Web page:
The long answer: She wrote that after a weird experience where she had to rehearse being excited and surprised to find Xzbit at her door and pretending to be a film student trying to earn money for grad school when really she was a cocktail waitress, she found herself with an odd vehicle she would rather sell than drive, after handing over her white Chevy Cavalier convertible named Betsy.

“They filmed my reaction to the car at least 10 times — before I’d ever even seen it. And when I did, holy hell, poor Betsy looked like Barbie’s Dream Car From Hell,” Siegel writes. “It was neon pink and turquoise and had a video projector and popcorn machine. (Remember, I was a “film lover.”)”

She adds that she drove it once, and then parked it in the garage “where it could appreciate value.”

“There was just one teeny snafu: My contract stipulated that I, Brooke Siegel, could NOT sell the car,” she explained, adding that she didn’t remember how long she had to wait or whether it was that she couldn’t advertise it as being on the show. “The premise of the show was that this was my dream car — and producers didn’t want people hawking their rides immediately.”

To get around that, she says she gifted the car to her boyfriend and made it official at the Department of Motor Vehicles, and he then sold it for $7,500.

“A clever gambit (if I do say so myself) that MTV’s lawyers didn’t find quite so charming,” she writes.

Again, as weird as this show might sound in reality — the one you and I live in, and not TV — isn’t that what most shows are based on anyway? Something so crazy and out of the norm that it must be on TV to entertain the masses. Most of these people seemed to walk away feeling positive overall, if not a hefty chunk of change, even if they didn’t need a car with a built-in suntan dispenser.

How I Made Money Off Pimp My Ride [The Daily Worth]

Here’s What Really Happened To The Cars From ‘Pimp My Ride’ [Huffington Post]

Police Say Trucker Used Bond, James Bond-Style Device To Avoid Paying $95 Toll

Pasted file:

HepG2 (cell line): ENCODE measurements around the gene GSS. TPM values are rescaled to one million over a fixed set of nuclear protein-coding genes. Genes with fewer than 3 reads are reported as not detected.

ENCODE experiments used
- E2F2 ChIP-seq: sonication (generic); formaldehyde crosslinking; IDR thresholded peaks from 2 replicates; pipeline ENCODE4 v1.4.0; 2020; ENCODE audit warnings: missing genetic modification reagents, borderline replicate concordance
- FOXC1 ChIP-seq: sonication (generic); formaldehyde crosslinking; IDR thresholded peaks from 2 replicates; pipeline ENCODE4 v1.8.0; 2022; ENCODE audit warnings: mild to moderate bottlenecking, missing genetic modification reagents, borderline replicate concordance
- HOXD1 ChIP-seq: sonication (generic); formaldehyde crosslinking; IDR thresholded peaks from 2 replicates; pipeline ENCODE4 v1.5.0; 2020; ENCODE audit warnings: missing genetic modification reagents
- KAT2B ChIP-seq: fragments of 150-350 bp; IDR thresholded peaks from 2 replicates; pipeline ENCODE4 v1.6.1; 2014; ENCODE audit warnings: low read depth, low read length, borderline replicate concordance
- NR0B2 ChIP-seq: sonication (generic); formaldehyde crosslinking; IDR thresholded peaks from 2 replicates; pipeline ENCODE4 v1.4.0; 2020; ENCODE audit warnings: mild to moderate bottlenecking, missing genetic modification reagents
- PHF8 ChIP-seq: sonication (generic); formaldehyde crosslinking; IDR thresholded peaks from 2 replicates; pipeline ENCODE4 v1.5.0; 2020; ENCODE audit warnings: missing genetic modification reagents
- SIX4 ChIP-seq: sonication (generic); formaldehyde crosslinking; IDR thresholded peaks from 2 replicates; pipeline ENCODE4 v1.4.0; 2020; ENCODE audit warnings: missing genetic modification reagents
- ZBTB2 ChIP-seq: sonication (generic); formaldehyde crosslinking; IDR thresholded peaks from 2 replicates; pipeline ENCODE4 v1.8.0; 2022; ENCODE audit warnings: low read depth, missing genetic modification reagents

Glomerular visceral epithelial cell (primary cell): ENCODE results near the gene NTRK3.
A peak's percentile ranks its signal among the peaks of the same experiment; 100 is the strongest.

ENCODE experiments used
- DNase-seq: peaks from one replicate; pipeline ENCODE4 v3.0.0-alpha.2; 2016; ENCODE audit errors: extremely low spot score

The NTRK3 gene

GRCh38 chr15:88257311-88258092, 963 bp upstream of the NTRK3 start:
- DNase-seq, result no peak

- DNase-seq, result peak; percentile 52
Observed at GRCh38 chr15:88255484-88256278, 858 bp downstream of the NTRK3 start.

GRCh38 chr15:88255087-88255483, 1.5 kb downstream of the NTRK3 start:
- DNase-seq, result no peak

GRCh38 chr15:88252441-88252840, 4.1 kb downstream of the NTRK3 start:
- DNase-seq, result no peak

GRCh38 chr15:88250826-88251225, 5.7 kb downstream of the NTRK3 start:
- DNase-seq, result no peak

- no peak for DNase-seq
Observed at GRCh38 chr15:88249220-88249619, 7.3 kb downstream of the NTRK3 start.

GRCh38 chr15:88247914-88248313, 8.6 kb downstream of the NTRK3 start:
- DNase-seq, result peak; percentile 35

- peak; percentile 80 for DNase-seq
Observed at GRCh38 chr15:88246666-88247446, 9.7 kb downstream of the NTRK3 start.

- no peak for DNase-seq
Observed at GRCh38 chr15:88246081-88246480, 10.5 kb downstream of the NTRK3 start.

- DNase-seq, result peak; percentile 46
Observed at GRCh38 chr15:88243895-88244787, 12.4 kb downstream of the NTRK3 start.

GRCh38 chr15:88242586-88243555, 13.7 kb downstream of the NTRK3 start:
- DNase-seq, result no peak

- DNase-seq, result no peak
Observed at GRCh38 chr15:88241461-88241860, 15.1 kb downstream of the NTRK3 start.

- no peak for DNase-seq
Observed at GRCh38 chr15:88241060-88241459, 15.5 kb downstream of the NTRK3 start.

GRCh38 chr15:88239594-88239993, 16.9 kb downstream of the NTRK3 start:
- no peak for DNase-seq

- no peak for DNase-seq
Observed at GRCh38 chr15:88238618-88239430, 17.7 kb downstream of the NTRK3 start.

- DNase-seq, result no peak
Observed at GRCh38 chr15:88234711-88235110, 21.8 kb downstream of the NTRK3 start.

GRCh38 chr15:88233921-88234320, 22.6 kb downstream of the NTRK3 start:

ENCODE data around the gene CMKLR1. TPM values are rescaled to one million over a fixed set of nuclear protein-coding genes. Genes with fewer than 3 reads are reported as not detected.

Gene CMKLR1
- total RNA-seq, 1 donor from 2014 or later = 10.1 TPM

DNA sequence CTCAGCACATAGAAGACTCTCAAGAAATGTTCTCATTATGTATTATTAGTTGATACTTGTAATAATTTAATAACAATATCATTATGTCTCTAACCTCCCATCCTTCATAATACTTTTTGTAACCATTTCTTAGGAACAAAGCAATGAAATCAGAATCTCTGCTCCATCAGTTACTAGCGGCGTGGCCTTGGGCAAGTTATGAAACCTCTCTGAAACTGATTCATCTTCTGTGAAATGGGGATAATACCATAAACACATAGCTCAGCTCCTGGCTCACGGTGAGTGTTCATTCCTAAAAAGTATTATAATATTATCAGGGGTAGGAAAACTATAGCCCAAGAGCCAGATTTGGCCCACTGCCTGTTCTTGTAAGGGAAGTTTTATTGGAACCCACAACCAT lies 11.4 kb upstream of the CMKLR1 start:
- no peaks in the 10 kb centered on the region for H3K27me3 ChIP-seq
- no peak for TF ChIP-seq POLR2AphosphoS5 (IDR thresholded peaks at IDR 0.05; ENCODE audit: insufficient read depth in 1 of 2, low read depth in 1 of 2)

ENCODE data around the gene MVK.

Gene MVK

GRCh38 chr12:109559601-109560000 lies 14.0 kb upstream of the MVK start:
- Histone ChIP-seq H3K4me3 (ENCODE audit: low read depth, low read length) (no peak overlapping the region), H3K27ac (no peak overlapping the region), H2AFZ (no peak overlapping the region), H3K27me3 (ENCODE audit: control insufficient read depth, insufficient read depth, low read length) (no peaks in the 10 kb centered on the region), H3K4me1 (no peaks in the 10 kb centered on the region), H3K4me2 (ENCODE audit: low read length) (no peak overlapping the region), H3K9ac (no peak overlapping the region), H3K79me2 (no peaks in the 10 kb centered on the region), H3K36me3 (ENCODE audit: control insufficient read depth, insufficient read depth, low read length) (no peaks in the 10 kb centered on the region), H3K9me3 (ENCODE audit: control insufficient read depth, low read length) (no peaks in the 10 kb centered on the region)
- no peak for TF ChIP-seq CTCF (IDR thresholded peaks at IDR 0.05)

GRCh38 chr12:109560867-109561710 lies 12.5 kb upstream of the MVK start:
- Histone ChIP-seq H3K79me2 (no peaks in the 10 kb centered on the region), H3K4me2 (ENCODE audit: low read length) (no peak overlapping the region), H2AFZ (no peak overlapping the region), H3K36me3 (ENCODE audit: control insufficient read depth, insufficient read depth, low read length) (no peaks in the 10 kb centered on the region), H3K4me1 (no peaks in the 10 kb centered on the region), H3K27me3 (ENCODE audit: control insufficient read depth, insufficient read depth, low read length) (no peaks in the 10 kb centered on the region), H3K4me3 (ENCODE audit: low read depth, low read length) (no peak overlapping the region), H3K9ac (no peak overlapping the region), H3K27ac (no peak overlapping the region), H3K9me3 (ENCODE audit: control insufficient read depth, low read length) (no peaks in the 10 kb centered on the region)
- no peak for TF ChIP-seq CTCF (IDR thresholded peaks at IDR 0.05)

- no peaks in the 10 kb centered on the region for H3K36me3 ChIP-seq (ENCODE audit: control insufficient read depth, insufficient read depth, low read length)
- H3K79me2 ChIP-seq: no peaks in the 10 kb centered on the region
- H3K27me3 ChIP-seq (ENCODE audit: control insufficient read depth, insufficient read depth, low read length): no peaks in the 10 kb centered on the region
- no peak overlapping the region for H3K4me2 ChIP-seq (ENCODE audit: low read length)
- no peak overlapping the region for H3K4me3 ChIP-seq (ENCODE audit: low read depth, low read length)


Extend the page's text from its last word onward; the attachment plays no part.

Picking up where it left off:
Perhaps you think you’re clever, sure, but just because you can pull a James Bond and movie move and rig your car in a way that helps you break the law, doesn’t mean you won’t get in trouble for it. Police in New York say a truck driver tried to skirt the rules by modifying his bumper in such a way that it could flip up and hide his license plate when he went through tolls.

That move effectively blocked the toll booth’s cameras from capturing an image of his license plate, blocking the toll system from seeing it and thus, avoiding the $95 fare for an 18-wheeler on the George Washington Bridge, reports Reuters.

Police said he was hauling a load of candy across the bridge going to New York City this week, and before he got to the toll gates, he flipped a switch on his dashboard, enabling the tricky device that tilted the bumper up, hiding the plate.

“The officer positioned at the toll booth sees the bumper lift to a 90-degree angle. This makes it unreadable to the EZ-Pass reader,” said spokesman for the Port Authority of New York and New Jersey Police.

Officials also said his rear license plate was smudged with grease and unreadable. He’s the owner-operator of the rig, making it possible that he’s done this James Bond move before, but police are not sure if he has.

Police charged him with tampering public records and possession of burglary tools. He’s not the brains behind the whole thing, however (and of course, James Bond needs a Q).